Phishing is a type of online fraud where attackers use social engineering tactics to trick individuals into sharing sensitive information such as passwords, credit card numbers, or other personal data. Read our blog to best know how to protect yourself from these phishing attacks.
By Cian Fitzpatrick | April 13, 2023
Phishing refers to a cybercrime where individuals are contacted through email, phone, or text by individuals posing as credible institutions. The aim is to coax them into sharing sensitive data such as personal information, bank account and credit card details, and passwords. This information is then used to access crucial accounts, potentially causing financial harm and identity theft.
To deceive the victim into clicking on a malicious link, phishing employs impersonating a trustworthy source through email, instant messages, or text messages. This can lead to installing malware, system freezing by a ransomware attack, or revealing confidential data.
In addition, cybercriminals use phishing as a means to infiltrate corporate or governmental networks, often as part of a more extensive attack like an advanced persistent threat (APT) event. Hackers override security measures, introduce malware, and acquire privileged access to confidential data by compromising employees.
A phishing attack can have severe consequences, including unauthorised purchases, theft of funds, and identity theft. If an organisation is targeted, it can result in significant financial losses, damage to reputation and consumer trust, and a decline in market share. Depending on the extent of the attack, a phishing attempt can escalate into a security incident that can be challenging for a business to recover from.
Attackers send malicious email messages or other communication methods that resemble legitimate ones. The more the message appears real, the greater the chance of success. The attackers’ goals are usually to obtain personal information or credentials, creating a sense of urgency in the message to make users feel threatened. This manipulative technique leads to the victim’s compliance even to unreasonable demands.
Organisations must train staff to recognise the latest phishing tactics; it only takes one person to fall for a phishing attempt and trigger a severe data breach. It is why phishing is considered one of the most challenging and critical threats to mitigate.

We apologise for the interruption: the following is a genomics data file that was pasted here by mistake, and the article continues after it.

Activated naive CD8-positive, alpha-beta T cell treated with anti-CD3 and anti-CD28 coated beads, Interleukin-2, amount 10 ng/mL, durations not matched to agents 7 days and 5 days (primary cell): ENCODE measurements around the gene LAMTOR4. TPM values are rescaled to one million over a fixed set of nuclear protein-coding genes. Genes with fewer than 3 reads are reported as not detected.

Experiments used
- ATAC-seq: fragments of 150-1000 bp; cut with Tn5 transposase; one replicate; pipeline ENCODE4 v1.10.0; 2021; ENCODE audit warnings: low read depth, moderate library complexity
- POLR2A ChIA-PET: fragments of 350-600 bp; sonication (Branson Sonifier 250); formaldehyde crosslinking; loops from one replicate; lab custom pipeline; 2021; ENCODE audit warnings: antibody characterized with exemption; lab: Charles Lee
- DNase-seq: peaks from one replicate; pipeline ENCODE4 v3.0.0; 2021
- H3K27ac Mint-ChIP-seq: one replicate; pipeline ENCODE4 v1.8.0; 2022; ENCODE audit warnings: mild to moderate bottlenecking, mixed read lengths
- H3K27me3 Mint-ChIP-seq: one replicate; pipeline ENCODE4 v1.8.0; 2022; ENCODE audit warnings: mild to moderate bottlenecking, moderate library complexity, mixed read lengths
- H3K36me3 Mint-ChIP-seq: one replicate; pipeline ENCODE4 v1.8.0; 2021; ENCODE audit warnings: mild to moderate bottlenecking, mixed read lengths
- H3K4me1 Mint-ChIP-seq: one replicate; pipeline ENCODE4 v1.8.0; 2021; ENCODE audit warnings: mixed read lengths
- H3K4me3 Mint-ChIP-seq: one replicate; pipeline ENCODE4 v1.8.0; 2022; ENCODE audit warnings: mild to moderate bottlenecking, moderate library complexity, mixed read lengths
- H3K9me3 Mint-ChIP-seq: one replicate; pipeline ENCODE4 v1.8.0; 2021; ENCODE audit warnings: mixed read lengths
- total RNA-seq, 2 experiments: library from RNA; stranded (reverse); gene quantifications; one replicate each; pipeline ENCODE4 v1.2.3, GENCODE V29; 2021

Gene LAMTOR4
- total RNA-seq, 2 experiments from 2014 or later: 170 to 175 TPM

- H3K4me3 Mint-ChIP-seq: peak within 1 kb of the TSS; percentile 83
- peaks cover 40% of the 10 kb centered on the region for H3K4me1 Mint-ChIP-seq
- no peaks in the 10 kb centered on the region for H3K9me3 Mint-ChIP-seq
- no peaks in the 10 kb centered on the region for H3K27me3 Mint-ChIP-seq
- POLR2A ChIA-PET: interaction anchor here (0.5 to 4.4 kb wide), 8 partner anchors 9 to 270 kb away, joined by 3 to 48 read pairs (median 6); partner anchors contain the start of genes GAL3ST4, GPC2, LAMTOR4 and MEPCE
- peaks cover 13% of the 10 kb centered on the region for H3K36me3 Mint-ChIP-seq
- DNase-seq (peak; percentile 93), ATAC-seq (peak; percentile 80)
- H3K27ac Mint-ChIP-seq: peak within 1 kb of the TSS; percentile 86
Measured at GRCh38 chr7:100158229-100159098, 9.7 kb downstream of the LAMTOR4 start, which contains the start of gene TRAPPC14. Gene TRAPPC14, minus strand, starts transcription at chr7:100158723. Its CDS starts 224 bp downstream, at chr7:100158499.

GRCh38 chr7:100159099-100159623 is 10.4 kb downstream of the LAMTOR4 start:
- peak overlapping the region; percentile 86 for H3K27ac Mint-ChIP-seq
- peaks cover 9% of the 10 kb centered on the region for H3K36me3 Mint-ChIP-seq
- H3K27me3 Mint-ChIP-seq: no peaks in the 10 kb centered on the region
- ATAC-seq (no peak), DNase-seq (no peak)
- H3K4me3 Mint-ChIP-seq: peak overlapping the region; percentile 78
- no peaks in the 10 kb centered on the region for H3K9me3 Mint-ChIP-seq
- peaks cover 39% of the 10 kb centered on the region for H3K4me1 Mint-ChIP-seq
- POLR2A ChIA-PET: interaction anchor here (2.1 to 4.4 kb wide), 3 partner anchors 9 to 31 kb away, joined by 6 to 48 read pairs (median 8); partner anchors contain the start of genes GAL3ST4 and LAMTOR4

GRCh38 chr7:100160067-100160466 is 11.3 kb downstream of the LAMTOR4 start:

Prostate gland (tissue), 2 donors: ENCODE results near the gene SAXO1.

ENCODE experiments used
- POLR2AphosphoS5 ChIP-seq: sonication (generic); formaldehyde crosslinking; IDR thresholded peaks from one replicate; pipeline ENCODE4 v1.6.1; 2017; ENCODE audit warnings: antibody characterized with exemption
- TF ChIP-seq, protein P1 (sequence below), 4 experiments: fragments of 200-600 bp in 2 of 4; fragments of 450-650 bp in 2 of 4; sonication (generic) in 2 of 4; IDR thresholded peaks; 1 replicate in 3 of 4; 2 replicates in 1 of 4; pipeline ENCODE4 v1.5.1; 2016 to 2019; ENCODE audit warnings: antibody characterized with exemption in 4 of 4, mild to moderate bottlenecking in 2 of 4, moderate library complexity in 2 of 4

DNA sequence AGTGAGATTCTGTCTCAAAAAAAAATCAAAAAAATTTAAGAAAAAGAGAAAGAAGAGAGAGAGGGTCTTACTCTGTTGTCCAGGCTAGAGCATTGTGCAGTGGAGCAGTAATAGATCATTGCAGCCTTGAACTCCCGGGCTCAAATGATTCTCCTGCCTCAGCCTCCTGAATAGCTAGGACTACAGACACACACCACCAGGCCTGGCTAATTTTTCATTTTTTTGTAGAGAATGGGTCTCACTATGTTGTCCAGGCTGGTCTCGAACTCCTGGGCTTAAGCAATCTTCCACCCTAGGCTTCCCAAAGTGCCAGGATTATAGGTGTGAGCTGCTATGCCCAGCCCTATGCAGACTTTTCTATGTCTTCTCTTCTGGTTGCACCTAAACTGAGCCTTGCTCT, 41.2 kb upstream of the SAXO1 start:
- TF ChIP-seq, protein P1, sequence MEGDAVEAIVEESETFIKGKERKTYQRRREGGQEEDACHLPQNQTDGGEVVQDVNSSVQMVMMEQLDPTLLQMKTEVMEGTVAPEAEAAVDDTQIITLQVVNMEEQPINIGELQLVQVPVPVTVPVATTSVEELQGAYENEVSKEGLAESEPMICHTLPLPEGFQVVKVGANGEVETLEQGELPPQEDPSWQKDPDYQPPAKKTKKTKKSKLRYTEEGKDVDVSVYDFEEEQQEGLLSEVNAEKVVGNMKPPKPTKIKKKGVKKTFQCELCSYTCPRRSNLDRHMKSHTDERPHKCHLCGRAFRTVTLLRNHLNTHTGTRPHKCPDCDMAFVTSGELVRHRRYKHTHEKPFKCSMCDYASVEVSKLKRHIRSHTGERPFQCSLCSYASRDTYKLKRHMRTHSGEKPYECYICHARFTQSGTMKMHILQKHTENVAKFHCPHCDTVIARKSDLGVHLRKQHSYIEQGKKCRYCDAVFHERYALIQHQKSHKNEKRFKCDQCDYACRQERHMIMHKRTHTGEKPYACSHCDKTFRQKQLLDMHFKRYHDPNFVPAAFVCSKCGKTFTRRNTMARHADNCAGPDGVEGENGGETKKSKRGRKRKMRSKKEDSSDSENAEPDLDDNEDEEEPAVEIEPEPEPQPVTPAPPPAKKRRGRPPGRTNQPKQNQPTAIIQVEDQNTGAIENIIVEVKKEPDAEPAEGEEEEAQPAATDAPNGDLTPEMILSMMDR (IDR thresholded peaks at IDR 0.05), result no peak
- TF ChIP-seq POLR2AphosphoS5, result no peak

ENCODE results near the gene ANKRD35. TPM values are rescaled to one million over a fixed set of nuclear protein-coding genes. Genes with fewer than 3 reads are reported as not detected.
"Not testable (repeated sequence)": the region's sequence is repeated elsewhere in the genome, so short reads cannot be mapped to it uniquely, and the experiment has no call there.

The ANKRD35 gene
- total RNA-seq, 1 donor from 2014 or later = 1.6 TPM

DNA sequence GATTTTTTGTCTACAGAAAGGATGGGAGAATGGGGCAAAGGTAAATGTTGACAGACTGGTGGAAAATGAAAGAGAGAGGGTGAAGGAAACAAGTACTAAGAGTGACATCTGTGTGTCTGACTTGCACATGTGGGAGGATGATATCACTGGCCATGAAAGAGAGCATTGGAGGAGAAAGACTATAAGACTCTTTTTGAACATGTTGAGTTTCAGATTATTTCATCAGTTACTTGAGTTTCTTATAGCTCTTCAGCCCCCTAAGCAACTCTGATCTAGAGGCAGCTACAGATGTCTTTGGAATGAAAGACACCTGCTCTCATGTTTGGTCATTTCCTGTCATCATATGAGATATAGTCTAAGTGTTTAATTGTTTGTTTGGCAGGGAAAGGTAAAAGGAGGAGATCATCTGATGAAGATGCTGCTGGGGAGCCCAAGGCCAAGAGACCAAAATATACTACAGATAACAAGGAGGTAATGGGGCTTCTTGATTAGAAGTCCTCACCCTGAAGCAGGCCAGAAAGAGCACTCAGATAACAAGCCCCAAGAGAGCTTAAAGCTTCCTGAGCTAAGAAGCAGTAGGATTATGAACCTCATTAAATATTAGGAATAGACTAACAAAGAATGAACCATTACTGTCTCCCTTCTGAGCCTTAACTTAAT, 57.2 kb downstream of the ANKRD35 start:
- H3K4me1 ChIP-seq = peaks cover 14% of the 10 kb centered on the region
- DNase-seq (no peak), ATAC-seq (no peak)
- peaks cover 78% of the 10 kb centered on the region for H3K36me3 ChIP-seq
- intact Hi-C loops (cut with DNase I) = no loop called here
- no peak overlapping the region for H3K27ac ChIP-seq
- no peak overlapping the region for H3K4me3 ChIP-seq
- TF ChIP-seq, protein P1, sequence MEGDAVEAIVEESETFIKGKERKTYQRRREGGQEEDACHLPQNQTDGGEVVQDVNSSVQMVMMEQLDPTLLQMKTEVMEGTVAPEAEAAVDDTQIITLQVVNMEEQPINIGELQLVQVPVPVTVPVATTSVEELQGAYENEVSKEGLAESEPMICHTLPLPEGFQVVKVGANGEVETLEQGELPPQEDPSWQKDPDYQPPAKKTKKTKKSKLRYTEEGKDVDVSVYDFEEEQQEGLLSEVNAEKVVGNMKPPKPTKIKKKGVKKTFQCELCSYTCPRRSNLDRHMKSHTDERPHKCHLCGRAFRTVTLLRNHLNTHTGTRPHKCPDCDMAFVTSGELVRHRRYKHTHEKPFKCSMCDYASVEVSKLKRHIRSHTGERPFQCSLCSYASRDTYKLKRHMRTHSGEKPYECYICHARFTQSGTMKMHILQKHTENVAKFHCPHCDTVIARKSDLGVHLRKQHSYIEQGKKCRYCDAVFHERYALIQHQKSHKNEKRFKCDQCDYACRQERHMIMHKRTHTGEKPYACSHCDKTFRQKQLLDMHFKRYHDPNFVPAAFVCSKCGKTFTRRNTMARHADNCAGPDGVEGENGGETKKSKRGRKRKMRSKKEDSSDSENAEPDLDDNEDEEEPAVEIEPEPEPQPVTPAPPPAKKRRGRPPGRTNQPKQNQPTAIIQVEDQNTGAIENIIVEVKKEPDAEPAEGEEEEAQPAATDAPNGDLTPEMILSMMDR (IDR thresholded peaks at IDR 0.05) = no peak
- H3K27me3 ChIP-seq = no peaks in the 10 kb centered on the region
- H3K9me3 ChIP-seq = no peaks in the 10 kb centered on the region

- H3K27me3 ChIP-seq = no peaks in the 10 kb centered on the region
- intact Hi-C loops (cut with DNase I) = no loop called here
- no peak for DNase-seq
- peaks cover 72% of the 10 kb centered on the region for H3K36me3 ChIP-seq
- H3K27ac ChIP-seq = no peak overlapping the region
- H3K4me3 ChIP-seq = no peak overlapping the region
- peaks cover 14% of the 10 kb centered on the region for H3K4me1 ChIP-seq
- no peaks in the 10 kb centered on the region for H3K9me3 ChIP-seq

Personal phishing targets individuals through phone calls, emails, or text messages. Attackers pose as trustworthy entities like government agencies, banks, or famous companies to obtain sensitive information like credit card details, usernames, and passwords. This information can be used to steal money or commit identity theft. Personal phishing attacks can devastate individuals as they lack the same level of security as large organisations. Individuals should be cautious of unsolicited messages and regularly update their passwords to protect themselves.
Organisational phishing is a cyber attack that targets businesses, governments, and institutions using fake emails, text messages, or phone calls to obtain sensitive information such as login credentials, financial data, or other confidential details. Attackers use this data to steal funds or launch advanced attacks. Phishing attacks can result in severe financial and reputational damage, particularly when involving sensitive data or intellectual property. Organisations must implement robust security measures, including employee training, to reduce the risk of falling prey to these attacks.
Phishing is an illegal technique used to trick individuals into revealing sensitive information. Here are some common indicators of a phishing attempt that you should be aware of to stay safe:
The 2022 Cost of Data Breach Report by IBM affirms that data breaches are mostly due to the usage of stolen or compromised credentials. Such credentials were the primary attack method in 19% of breaches this year, a slight decline from 20% in 2021.
In 2022, 19% of data breaches were primarily caused by stolen or compromised credentials, showing a small decline from 2021’s 20% statistic. The average cost of breaches resulting from this type of attack was $4.5m, and it took 243 days to detect and 84 days to control, which is 16.6% longer than the average time to identify and manage a data breach. Phishing was the second most frequent cause of data breaches, accounting for 16% of incidents and costing $4.91m.